The gameplay of Tribune is fairly simple. The stipulations for winning are made clear by the Victory Conditions card at the very beginning of play. The number of victory conditions as well as the quantity of wooden "followers" allowed on the board depend on the number of players.
The Faction cards are then shuffled and placed on the board in locations which have been modeled after the famous landmarks of Rome. Every card belongs to one of the seven color-coordinated factions found at the top of the game board. Players take turns using their wooden followers to gain the cards of the factions which they wish to claim as their own. Depending on the location, players may have to pay the listed price of each faction card, trade in a card from their own hand, or engage other players in a bidding war.
Alliances with the game's various factions bring about laurel wreaths, favor of the gods, legions and many other helpful blessings. If you ever get lost during the game, each player has a handy-dandy reference sheet which lines out how to get cards at each location and the benefits of each faction. Whichever player achieves the necessary amount of items, loyalties, and other gifts as dictated by the Victory Condition card reigns supreme as Tribune.
Taking Over Factions
Taking over the various factions of Rome has to be my favorite element of the game. When a player has two or more of the same faction cards, they can place one of their wooden followers on that faction's square at the top of the board to stake a claim. At the beginning of the game, gaining the support of a faction is fairly easy. As long as the first player is the only person claiming that faction, they receive that allegiance as well as all of the benefits associated with that faction.
As the game progresses, however, any alliance can be challenged and allegiance goes to the highest bidder. In order to take over another faction, another player must make his or her intentions known by placing one of their followers at the top of the board and then display either a higher point value OR a larger number of cards associated with the intended faction.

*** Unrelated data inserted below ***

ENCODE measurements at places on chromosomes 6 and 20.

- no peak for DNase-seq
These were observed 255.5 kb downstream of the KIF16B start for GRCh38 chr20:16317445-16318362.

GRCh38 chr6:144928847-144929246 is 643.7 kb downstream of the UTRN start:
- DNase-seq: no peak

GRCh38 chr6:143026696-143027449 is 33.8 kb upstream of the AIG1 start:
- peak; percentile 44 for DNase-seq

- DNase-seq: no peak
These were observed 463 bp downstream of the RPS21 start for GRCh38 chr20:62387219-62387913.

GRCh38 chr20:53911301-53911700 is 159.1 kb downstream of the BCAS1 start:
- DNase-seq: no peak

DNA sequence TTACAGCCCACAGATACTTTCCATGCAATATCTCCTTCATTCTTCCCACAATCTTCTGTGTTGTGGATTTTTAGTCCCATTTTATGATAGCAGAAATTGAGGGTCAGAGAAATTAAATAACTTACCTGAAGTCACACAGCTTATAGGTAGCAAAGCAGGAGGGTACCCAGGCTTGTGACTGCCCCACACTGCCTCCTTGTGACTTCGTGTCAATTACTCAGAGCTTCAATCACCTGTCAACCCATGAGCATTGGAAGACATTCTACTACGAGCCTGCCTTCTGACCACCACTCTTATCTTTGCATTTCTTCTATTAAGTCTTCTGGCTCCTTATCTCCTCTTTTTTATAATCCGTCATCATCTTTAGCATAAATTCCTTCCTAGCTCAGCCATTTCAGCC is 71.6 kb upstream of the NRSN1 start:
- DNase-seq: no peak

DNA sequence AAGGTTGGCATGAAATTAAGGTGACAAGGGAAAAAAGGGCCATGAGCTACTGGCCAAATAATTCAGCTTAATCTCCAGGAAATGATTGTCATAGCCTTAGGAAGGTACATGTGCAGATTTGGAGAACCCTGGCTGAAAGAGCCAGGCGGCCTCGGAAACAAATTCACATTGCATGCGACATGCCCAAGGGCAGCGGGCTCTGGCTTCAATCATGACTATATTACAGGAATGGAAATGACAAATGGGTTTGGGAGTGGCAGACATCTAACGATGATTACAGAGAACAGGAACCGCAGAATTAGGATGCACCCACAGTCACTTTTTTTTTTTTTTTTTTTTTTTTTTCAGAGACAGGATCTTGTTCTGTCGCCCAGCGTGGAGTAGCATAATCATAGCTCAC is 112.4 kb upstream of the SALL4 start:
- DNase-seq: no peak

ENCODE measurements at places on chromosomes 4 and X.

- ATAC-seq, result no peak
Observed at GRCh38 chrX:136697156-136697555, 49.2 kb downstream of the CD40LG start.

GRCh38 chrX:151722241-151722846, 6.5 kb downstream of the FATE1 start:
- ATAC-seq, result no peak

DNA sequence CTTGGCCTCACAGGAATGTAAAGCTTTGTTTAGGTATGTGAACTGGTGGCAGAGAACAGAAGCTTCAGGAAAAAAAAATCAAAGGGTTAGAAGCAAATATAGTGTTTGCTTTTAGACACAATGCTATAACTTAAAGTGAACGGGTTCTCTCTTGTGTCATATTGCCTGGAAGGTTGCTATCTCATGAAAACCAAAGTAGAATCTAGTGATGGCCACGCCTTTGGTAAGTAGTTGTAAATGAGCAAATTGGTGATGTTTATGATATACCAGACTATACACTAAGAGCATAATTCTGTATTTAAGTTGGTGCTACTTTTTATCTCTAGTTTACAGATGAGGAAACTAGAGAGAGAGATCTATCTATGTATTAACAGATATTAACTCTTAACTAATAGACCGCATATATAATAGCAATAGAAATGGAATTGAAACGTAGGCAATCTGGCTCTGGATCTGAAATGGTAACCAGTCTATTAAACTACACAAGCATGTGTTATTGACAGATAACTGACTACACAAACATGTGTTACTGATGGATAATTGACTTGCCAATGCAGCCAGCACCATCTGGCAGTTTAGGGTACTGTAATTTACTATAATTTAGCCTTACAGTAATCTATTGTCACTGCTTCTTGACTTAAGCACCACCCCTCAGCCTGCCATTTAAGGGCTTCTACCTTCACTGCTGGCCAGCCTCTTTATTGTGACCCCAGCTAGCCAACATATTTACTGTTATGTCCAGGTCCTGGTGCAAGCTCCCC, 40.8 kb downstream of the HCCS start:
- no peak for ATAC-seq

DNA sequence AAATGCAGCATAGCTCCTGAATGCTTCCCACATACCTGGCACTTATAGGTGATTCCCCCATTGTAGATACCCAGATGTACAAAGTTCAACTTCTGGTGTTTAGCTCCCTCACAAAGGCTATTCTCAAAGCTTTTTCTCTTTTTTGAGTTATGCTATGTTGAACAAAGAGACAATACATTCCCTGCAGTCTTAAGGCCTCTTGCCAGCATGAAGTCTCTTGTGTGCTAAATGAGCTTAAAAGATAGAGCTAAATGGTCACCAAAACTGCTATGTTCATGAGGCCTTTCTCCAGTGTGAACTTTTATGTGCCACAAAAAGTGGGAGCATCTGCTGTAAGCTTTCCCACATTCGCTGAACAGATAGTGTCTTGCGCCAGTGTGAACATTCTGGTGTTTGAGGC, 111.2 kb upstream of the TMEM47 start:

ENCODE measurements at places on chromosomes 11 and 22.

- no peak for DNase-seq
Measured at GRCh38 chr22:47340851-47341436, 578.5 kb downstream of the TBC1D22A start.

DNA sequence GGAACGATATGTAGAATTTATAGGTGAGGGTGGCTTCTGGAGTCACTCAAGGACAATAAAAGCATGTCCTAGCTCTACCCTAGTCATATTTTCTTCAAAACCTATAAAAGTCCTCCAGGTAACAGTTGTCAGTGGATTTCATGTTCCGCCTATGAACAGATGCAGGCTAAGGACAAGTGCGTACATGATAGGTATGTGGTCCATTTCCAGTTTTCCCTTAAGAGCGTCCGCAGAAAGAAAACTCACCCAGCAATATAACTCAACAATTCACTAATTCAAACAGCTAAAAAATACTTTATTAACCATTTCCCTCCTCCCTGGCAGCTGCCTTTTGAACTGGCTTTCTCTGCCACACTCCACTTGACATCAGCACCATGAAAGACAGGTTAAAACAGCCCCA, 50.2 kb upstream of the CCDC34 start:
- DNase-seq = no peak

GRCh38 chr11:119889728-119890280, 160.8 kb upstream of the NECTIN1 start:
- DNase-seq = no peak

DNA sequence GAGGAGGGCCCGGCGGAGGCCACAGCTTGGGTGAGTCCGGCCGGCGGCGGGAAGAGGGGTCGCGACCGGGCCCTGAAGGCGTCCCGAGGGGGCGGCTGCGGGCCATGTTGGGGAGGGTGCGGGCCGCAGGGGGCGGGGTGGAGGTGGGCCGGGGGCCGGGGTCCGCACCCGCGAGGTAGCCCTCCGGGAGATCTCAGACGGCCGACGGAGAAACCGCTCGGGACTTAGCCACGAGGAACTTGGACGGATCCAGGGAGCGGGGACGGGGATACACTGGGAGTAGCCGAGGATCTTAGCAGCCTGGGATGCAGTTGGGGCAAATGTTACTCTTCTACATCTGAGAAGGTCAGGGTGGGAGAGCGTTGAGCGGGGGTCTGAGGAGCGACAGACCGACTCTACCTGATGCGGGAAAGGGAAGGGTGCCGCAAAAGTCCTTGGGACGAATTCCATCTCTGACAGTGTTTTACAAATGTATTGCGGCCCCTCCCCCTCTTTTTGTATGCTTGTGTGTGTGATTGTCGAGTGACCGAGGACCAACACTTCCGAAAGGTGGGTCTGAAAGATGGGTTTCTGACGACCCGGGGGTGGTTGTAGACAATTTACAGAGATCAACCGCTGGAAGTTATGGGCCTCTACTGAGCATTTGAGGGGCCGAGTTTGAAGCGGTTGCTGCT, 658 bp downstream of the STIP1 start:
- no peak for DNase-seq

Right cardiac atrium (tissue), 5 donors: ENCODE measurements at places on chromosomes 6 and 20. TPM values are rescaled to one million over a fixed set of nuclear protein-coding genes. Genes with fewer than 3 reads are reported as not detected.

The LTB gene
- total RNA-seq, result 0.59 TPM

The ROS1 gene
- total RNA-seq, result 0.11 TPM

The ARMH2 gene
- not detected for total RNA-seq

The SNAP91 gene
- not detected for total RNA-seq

The challenge of taking over a faction is great. You may have 3 cards and 23 points with the Patricians, but if another player challenges you with 8 points and 4 cards, they win. Which ever player looses the match up must discard all of their cards for that faction. However, all is not lost, friends! Every faction (as long as that faction is not covered by the chariot) is up for grabs.
Strategy and Insights
While playing, I like to place my first bet in the Latrine. I know that must sound horrible to those who haven't yet played the game, but the Latrine is a great place to get cards and money. On this location, a single Faction card is placed face down. When the card is finally flipped, the player who has claimed the Latrine has the option of either buying the card or receiving the number of denarii found at the top of the card. I almost always take the cash.
My other favorite hot spot is the Curia. Here, Faction cards are piled atop one another, face up, until their total value is 5 or more or until a leader is revealed. It is possible to place up to 5 cards here before these conditions are met. If a player has placed a follower at this location, they will receive all of those cards in exchange for one discard.
If I were to pick the best faction, it would have to be the Vestal Virgins. Sweet talking these ladies gives you temporary favor of the gods with the option to offer up a sacrifice and receive eternal favor of the gods. Plus they give you laurels AND the Tribune marker if you have a scroll. Coming in a close second would be the Gladiators. These trident-wielding warriors give you the opportunity to "kill off" the cards of your opponents, making it much easier to take over factions from other players.
Lastly, keep in mind that subtly is key! Try not to announce your intentions to win a faction too early in the turn. Typically, I wait until I am down to one or two followers before I stake my claim. This way, the other players will be less able to interfere with my card gathering. Also, flopping down the extra three cards that no one knew you had and dashing the hopes of your challenger is too sweet for words.
Like many others, my first experience with Tribune was in German. Though I loved the game when I couldn't actually read it, I have to say that the translation was well worth the wait. Each game is full of twists, turns and upsets, and each game is different. If you're in the mood for a game of political intrigue, underhanded scheming and the pursuit of power, check out Tribune!